Subject: Re: [boost] [guideline] 31 character filenames?
From: Christian Matuszewski (c.matuszewski_at_[hidden])
Date: 2012-03-30 09:03:33
Eric Niebler <eric <at> boostpro.com> writes:
> Our current guidelines say filenames should not exceed 31 characters.
> This was recently brought to my attention by a bug from someone who
> actually cares because he uses the ODS-2 filesystem on OpenVMS. On a
> lark, I hacked the inspect tool to check for too-long filenames and lo!
> found a bazillion. Most (but not all) violations are from doc files
> auto-generated by doxygen and docbook, but which nevertheless go out
> with the boost distribution and so should conform. (Right?)
> So, should we care? Considering that we have little control(?) over how
> doxygen and docbook generate their files? I have fixed the bug in
> question, but it feels like a token effort. Should we just drop support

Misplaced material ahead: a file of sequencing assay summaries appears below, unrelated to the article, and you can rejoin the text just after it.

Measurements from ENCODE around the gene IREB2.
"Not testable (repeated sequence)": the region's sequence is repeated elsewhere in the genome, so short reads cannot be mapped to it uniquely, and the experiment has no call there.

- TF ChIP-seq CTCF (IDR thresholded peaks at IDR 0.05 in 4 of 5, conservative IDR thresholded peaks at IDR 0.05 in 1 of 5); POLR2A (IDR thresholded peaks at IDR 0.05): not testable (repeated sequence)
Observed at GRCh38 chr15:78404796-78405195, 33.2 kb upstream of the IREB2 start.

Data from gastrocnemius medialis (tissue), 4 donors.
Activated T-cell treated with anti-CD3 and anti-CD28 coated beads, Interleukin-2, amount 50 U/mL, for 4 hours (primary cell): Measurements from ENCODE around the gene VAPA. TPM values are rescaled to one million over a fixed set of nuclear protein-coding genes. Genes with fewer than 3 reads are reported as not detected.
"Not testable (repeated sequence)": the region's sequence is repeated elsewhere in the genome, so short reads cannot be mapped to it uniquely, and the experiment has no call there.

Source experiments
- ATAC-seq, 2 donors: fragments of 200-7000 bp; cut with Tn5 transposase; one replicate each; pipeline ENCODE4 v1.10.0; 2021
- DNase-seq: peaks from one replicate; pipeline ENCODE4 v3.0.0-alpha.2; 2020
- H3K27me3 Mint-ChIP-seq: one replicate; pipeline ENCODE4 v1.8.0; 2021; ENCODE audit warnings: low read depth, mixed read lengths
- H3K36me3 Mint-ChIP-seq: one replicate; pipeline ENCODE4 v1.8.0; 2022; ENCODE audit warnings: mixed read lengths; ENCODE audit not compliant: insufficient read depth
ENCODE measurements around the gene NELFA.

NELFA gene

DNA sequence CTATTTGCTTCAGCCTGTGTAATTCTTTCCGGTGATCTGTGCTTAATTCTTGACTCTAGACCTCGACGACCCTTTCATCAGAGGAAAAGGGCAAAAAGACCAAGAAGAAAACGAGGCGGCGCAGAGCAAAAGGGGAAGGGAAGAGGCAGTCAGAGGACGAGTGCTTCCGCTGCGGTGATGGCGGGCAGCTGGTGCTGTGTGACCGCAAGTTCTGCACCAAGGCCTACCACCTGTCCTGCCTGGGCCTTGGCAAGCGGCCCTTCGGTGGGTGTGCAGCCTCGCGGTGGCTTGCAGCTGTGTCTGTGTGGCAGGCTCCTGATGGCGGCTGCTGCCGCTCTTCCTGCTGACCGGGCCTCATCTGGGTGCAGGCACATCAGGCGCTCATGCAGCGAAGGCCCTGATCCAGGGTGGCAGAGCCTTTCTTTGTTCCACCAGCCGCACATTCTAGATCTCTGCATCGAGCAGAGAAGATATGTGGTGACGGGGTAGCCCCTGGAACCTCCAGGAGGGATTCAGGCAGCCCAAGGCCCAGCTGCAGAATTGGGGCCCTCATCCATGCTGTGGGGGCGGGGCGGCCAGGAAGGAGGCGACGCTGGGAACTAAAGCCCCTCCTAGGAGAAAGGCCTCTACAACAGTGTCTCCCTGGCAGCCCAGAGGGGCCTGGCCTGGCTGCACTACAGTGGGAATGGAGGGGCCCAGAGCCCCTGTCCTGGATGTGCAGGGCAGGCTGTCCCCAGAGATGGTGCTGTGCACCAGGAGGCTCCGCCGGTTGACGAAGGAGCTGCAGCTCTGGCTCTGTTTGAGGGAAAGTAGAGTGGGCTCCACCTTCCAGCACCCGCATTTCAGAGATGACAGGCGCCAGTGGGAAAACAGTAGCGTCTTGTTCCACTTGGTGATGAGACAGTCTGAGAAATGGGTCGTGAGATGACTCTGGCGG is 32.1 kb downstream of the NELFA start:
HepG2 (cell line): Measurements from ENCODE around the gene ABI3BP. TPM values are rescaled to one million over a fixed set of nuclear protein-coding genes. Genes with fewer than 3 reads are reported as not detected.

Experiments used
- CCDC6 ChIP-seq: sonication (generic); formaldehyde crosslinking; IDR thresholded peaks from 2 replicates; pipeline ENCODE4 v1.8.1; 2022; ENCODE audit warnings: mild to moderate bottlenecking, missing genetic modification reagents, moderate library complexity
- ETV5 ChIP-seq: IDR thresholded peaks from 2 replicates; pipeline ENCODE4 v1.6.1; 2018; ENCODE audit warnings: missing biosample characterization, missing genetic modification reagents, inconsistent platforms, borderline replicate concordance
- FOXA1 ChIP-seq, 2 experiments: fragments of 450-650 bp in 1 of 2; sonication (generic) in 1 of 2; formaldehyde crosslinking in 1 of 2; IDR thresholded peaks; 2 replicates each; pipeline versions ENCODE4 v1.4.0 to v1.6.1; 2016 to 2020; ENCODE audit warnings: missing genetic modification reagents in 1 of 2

> for niche filesystems like ODS-2, and close all future bugs "won't fix"?
>  http://www.boost.org/development/requirements.html
>  https://svn.boost.org/trac/boost/ticket/6196
I'm the one who filed the bug. I agree that ODS-2 is a niche filesystem also
because it already has the successor ODS-5. ODS-5 supports longer filenames.
Sadly, changeover to ODS-5 is still on the todo-list in our company.
Anyway, here are my arguments for limiting the filename length to 39 (or less)
1. The file for the bug in question was the only header file in the huge boost
project which was longer than 39 characters. It is now shortened, so all header
files are OK for ODS-2. So there is only an effort in checking new or changed
files to obey the rules. (I didn't check other files than header files).
2. There are still many people who like there source code lines to be shorter
than 80 characters. Longer filenames will lead to longer include directives.
It would be no problem for me if the documentation files would be too long.
Working with a niche OS, I'm already happy if a third party software compiles
out of the box.
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